Feeling the Summer Heat? Vehicle Batteries Are, Too
If the heat of summer is wearing you down, it is likely taking its toll on your customers’ vehicle batteries, too. Contrary to popular belief, summer highs rather than winter lows pose the greater threat to battery life.
Excessive heat and overcharging are the two main reasons for shortened battery life. Heat causes the water to evaporate out of the battery fluid, thus damaging the internal structure of the battery. A malfunctioning component in the charging system, usually the voltage regulator, allows too high of a charging rate, leading to slow death for a battery.
When most motorists think of dead batteries that cause starting failure, they think of severe winter weather, but summer heat is the real culprit. Many battery problems start in the summer months when the heat lowers the battery’s starting power, long before the temperatures drop. Weak batteries can struggle for months, but the real test comes when it’s cold outside. One reason dead batteries are often associated with winter weather is because colder temperatures increase the thickness of the engine oil, making the engine harder to turn over, so it has to work more. This often results in a dead battery.
To help your customers get the most life out of a battery, the Car Care Council suggests the following simple steps:
· Be sure to check that the electrical system is charging at the correct rate; overcharging can damage a battery as quickly as undercharging.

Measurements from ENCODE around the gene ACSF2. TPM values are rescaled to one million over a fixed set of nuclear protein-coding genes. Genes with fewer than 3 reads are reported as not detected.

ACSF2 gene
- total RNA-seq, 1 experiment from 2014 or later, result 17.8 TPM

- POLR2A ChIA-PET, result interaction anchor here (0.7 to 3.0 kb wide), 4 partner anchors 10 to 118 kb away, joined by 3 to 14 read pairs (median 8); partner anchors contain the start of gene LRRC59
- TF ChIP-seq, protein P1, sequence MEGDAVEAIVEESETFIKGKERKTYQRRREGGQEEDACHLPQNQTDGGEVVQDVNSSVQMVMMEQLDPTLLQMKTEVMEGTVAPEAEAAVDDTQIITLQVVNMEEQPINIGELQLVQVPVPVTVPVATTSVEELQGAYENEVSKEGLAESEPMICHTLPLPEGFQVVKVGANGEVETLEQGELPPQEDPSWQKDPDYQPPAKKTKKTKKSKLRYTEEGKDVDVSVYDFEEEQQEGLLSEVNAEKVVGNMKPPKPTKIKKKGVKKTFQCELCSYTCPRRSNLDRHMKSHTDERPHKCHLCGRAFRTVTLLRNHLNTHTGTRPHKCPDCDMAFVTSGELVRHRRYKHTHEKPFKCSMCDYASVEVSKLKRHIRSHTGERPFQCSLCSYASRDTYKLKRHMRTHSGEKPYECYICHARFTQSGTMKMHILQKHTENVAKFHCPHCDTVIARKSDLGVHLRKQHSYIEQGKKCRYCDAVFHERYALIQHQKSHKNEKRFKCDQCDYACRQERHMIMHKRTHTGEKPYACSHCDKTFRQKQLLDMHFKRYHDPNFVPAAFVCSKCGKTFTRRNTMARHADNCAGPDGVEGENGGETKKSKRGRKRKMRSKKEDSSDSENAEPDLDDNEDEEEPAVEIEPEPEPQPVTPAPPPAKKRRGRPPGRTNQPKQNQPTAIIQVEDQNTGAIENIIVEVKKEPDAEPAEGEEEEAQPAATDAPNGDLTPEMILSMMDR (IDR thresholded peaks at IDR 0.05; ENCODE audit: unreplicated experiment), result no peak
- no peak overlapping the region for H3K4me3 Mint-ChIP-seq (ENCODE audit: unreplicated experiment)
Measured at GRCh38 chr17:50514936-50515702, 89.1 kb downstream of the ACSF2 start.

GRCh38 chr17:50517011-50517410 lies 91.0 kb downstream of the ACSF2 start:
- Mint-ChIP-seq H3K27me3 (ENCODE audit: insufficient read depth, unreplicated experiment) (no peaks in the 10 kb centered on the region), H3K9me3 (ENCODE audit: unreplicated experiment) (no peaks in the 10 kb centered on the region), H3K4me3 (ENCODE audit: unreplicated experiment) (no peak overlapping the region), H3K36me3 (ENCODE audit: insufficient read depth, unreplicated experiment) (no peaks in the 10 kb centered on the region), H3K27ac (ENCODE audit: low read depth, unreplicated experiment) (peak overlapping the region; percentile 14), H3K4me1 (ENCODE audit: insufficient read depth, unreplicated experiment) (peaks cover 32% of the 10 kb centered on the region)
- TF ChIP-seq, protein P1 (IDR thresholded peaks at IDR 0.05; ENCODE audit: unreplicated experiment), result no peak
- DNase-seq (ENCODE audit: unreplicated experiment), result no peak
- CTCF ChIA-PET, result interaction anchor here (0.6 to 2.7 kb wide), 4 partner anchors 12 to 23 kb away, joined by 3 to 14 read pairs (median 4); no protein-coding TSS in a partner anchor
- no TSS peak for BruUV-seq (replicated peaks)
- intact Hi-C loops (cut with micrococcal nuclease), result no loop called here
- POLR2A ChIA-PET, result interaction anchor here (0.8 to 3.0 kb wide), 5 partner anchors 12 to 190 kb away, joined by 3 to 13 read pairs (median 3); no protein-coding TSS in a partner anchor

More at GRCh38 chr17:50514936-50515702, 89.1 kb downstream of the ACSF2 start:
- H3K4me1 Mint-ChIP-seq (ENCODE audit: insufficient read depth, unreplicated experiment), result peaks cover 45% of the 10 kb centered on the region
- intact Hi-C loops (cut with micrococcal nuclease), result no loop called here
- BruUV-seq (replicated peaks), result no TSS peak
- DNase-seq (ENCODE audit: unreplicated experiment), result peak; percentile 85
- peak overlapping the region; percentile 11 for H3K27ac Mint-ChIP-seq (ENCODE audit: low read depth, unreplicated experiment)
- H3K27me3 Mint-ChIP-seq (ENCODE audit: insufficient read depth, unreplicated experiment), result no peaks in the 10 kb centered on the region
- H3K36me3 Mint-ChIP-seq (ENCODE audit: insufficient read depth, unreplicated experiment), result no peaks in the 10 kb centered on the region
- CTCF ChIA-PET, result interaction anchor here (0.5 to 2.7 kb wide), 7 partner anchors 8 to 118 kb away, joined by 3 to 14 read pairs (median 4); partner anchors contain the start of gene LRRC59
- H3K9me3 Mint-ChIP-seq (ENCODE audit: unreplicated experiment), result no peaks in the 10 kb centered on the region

· Make sure the top of the battery is clean. Dirt and engine grease can build up, which can serve as a conductor and drain battery power. Further, look for corrosion that can accumulate on battery terminals and become an insulator, inhibiting current flow.
· If the battery is the type that needs to be topped off, check it each time a vehicle comes in for service, especially in hot weather.
· Always replace a battery with one that’s rated at least as high as the one originally specified.
As a way to get people thinking about battery maintenance during the summer months, consider offering free battery checks or running a battery sale or promotion. Not only can this increase your business potential, but it can also build loyalty with current customers as well as attract new ones.
When customers bring their vehicles in for service, take the opportunity to educate them on how their driving habits can contribute to shorter battery life, such as how frequent engine on/off cycles will cause more wear on the starter than a simple back and forth to work. Other factors include driving and weather conditions, mileage, vehicle age and excessive electrical draws like in-vehicle entertainment systems. They should have the battery checked if they notice the headlights and interior lights dim, accessories that fail to operate or if the “check engine” and/or battery light is illuminated.
The Car Care Council’s updated 80-page “Car Care Guide” is a valuable tool to use when discussing recommended maintenance and repairs with customers. It’s also a great giveaway for them to keep in their vehicles as a useful reference guide to better understand the when, why and how of caring for their vehicles. The digital version of the guide can be shared by using the www.carcare.org/car-care-guide link. Printed copies can be easily ordered by visiting the Car Care Council’s website. Custom printing with a company logo on the back cover is available in bulk quantities.
When it comes to long battery life, preventive maintenance and regular care are key. By making sure their batteries are clean and working properly during the summer months, you’ll be giving customers peace of mind knowing their engines will start when the temperature drops.